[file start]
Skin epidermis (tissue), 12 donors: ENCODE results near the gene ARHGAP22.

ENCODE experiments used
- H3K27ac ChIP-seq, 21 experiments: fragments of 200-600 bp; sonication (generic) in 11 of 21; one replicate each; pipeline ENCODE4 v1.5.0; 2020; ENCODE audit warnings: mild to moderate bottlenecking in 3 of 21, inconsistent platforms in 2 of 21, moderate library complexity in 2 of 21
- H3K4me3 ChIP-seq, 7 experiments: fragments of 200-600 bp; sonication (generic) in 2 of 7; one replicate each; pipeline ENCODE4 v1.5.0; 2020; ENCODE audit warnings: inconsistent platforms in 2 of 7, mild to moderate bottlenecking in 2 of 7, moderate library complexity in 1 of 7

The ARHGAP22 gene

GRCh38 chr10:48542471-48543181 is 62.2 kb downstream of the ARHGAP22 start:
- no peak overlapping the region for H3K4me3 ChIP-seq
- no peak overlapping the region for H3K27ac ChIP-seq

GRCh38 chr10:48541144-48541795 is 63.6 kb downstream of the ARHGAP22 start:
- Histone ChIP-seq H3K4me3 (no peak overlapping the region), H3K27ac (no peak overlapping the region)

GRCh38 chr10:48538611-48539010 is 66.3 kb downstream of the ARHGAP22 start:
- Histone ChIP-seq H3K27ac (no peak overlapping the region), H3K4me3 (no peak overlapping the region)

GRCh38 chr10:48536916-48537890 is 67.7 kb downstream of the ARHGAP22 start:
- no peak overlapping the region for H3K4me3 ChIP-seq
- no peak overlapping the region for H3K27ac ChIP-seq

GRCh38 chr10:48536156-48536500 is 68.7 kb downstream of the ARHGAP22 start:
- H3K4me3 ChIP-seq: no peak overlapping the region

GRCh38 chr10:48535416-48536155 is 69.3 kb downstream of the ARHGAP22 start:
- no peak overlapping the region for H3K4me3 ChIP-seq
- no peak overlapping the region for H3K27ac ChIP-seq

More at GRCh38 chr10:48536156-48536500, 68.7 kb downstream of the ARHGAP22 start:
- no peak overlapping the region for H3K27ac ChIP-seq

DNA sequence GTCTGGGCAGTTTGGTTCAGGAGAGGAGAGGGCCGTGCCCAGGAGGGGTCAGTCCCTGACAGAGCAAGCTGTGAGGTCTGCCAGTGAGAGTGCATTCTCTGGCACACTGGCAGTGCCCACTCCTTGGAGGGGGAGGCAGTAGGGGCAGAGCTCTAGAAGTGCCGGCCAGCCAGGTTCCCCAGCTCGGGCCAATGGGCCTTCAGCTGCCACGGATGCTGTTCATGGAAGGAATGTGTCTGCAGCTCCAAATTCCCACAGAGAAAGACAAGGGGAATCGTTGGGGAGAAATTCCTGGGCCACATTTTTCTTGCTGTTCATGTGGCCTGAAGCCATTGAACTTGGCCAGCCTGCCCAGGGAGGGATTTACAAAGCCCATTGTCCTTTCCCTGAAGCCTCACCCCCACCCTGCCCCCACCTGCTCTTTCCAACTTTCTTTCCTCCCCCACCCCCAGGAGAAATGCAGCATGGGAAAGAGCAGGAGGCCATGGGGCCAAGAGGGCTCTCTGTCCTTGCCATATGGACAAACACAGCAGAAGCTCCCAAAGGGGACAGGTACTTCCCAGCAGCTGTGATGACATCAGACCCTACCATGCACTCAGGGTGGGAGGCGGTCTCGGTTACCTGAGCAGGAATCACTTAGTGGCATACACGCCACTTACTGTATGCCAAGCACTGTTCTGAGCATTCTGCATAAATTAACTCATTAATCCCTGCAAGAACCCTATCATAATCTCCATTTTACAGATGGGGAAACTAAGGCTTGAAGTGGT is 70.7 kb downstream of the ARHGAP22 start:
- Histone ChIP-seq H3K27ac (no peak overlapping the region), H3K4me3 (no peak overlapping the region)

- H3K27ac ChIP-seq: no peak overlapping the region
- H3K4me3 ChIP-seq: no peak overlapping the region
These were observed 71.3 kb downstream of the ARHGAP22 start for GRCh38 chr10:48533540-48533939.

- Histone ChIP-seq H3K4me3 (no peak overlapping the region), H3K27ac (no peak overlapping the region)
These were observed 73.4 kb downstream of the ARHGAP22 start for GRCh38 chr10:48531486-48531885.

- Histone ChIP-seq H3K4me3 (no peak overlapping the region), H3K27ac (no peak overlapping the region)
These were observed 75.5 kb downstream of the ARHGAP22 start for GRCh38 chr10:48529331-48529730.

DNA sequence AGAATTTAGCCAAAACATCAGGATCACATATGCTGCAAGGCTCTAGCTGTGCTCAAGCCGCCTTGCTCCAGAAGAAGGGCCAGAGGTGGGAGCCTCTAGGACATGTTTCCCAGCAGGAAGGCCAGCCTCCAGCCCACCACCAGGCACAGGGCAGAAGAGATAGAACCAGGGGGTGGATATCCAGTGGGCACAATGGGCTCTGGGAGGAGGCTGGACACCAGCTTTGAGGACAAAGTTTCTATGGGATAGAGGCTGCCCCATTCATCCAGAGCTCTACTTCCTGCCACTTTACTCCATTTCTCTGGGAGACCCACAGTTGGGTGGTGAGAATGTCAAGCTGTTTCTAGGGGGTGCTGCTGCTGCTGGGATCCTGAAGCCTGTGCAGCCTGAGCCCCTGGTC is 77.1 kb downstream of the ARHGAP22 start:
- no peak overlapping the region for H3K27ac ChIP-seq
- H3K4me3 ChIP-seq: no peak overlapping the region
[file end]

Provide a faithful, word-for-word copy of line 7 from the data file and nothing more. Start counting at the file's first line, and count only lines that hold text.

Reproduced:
- no peak overlapping the region for H3K4me3 ChIP-seq